Telling the Stories of African Women

n this week's podcast Leyla to journalist Mukelwa Hlatshwayo about telling the stories of the diversity of African women as a journalist. Continue Reading Telling the Stories of African Women

Welcome to the 216th episode of the award-winning Diverse Minds podcast.  It’s Black History Month. This year’s theme of ‘Saluting our Sisters’ highlights the crucial role that Black women have played in shaping history, inspiring change, and building communities. To join me on the show today is Mukelwa Hlatshwayo, to talk about telling the stories of African women across the continent through journalism.

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About my guest

Mukelwa Hlatshwayo is an award-winning Nairobi-based journalist, covering general news in East Africa.

As a journalist with more than 15 years of experience, she has covered a wide range of news items such as conflict, crime, and climate change. Mukelwa has reported for various international media houses including Sky News, France24, Al Jazeera, New York Times, and is currently the senior producer for Reuters, East Africa. 

Mukelwa began her career reporting current affairs for one of South Africa’s then flagship current affairs show, 3rd Degree, in 2006. From then she moved to the New York Times in their Southern Africa bureau, a position that initiated her journey reporting to global audiences.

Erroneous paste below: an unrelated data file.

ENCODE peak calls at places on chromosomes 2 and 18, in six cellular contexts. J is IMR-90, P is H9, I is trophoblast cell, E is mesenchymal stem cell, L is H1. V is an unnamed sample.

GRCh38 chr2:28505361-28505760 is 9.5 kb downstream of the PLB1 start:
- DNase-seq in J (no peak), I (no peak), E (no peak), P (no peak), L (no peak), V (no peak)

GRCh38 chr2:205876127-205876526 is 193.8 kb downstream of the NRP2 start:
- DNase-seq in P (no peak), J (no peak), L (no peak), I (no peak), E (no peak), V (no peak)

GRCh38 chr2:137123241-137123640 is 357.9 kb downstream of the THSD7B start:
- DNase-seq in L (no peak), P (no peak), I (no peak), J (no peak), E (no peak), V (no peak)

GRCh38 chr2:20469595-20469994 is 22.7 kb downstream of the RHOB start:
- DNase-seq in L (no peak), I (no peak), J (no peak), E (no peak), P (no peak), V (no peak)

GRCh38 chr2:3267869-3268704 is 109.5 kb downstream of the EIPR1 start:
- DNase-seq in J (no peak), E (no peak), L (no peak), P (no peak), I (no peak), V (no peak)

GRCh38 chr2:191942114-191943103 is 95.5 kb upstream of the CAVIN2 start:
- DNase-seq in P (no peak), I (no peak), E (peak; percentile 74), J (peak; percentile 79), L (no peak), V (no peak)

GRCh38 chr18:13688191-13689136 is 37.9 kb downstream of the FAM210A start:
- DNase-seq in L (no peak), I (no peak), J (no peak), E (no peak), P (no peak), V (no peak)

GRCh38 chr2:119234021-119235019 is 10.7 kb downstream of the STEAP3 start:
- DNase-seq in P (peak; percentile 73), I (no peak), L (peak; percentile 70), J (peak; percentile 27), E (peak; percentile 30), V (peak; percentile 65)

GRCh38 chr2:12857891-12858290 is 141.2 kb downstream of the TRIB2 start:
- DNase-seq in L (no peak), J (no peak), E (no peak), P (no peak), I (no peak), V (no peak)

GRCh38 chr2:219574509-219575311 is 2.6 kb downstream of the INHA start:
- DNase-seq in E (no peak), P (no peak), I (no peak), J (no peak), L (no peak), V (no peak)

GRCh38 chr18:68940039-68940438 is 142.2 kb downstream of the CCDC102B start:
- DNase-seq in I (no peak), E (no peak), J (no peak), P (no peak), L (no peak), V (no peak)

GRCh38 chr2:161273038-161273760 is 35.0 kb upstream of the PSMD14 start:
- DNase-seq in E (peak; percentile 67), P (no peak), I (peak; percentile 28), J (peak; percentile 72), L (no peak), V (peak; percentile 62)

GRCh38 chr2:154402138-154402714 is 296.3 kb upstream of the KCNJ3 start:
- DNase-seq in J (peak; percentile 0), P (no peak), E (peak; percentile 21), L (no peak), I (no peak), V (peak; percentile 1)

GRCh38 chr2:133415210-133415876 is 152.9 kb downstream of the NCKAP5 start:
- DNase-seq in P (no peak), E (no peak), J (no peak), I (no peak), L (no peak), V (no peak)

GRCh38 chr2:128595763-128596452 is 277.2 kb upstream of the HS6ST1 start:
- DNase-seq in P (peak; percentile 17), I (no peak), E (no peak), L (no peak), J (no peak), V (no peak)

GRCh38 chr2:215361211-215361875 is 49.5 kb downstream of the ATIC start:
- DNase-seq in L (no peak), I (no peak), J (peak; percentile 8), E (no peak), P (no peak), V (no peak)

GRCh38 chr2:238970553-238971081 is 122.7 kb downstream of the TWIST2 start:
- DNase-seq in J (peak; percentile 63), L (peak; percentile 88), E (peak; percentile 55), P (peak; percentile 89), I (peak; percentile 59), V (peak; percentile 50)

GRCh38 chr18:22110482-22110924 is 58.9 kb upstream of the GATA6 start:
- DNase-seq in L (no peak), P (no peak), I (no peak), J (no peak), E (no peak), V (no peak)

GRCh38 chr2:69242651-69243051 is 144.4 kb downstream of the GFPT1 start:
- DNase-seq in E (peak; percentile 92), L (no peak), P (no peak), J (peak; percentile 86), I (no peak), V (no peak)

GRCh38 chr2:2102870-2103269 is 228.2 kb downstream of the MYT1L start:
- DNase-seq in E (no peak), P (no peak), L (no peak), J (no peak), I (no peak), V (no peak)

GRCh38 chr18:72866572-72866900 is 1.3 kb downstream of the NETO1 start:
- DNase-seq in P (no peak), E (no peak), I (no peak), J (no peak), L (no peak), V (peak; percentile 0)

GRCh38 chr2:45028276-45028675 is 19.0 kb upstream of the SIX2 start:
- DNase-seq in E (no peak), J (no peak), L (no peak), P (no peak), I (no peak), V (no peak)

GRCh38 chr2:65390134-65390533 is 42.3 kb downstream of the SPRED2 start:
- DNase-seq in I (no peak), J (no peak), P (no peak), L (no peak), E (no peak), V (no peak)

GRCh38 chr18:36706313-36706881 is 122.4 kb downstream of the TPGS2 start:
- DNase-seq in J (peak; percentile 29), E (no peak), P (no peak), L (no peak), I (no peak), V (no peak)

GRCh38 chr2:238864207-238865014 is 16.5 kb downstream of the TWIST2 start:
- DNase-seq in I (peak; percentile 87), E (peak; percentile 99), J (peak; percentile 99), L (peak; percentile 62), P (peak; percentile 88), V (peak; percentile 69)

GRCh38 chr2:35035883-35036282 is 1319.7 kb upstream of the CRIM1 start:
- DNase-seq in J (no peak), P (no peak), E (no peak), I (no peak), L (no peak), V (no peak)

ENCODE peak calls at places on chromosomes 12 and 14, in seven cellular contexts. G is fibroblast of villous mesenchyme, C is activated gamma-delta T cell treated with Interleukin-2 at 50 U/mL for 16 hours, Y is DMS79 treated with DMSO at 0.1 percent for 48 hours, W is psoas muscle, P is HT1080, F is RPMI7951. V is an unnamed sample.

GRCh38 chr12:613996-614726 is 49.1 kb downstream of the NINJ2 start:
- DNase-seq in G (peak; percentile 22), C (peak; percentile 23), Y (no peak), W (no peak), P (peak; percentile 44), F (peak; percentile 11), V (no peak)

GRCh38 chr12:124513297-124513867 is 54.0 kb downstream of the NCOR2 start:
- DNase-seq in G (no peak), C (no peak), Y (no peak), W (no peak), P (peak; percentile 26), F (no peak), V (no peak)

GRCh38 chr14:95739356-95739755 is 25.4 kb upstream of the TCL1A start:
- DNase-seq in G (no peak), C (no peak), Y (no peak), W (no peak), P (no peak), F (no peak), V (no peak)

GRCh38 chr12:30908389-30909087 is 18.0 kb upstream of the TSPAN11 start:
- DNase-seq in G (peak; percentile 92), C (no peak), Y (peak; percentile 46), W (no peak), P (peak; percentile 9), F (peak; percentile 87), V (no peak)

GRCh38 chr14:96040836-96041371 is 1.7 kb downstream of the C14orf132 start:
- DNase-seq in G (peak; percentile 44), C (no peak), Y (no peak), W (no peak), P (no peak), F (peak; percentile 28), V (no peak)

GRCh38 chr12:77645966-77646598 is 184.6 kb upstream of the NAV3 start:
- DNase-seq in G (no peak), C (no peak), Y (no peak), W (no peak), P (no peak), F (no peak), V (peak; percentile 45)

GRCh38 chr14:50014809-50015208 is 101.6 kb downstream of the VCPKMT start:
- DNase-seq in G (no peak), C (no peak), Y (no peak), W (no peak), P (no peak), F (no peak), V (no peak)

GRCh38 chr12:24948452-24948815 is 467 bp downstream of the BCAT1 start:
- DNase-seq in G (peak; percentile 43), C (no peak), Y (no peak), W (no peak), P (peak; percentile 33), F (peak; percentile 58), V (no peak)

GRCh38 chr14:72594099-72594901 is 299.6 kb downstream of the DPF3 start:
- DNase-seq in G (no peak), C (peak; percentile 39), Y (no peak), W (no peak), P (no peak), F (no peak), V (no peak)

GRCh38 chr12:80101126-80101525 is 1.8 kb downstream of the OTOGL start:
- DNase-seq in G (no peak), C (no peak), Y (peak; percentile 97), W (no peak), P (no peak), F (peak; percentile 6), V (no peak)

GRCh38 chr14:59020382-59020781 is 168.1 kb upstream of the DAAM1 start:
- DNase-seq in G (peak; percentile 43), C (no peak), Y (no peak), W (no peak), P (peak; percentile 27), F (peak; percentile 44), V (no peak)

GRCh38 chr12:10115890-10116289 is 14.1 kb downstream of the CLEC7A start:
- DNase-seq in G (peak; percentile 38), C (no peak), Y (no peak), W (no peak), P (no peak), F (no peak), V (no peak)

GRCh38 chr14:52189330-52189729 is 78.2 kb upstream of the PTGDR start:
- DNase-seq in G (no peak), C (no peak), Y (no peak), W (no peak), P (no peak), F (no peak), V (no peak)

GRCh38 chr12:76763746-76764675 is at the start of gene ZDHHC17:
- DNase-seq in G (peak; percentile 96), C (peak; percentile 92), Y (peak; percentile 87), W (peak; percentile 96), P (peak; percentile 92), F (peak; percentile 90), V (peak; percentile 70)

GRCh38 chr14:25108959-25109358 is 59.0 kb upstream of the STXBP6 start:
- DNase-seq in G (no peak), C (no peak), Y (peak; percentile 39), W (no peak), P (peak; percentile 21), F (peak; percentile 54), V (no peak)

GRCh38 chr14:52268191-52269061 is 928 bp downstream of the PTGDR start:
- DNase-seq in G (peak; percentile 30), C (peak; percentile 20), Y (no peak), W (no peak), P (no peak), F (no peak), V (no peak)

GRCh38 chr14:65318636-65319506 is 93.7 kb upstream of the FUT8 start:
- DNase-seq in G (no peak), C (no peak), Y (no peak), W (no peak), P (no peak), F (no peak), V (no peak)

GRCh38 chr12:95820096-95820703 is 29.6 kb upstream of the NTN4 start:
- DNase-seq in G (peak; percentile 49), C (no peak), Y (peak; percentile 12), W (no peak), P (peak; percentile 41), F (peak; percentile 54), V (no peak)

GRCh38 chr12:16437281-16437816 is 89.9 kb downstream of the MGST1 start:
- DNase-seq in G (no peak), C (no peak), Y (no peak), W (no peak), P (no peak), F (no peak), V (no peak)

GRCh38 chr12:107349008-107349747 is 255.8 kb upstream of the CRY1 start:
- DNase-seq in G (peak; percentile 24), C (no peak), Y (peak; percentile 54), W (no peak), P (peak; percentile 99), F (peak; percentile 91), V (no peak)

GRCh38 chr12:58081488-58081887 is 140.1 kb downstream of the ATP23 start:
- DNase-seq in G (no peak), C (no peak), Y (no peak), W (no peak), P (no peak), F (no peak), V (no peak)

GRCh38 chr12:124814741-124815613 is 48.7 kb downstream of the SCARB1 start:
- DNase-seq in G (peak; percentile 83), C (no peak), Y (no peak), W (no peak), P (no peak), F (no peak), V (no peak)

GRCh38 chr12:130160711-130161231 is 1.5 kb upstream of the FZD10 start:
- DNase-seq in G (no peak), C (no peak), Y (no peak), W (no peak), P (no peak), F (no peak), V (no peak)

The news beat closest to her heart is women and children. This has taken her to the heart of Johannesburg’s inner-city reporting on illegal backstreet abortions, hijacked buildings, and stories of survivors of what was called “corrective rape”.

In today’s show on Telling the Stories of African Women

  • About Mukelwa and what she’s working on at the moment. [02:51]
  • The way she copes with the pressures of her work. [07:12]
  • Her journey to becoming a journalist. [12:40]
  • Mukelwa’s thoughts on giving Black women a platform to be heard globally. [14:28] 
  • Her top three mental health tips. [33:14]

Quotes on Telling the Stories of African Women

  • I was about seven years old when I told my mum I wanted to become a journalist.
  • It’s not easy for people to tell you their stories.
  • It’s important to approach people as equals, no matter where you are.
  • Oftentimes, we misunderstand why people are angry, we really need to listen.
  • Being a journalist you are not really a civilian and not part of the Government. So, finding that balance can be difficult.

Resources on Telling the Stories of African Women

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Remember to tune in next week, where I’ll bring you more insights on mental health and inclusion.

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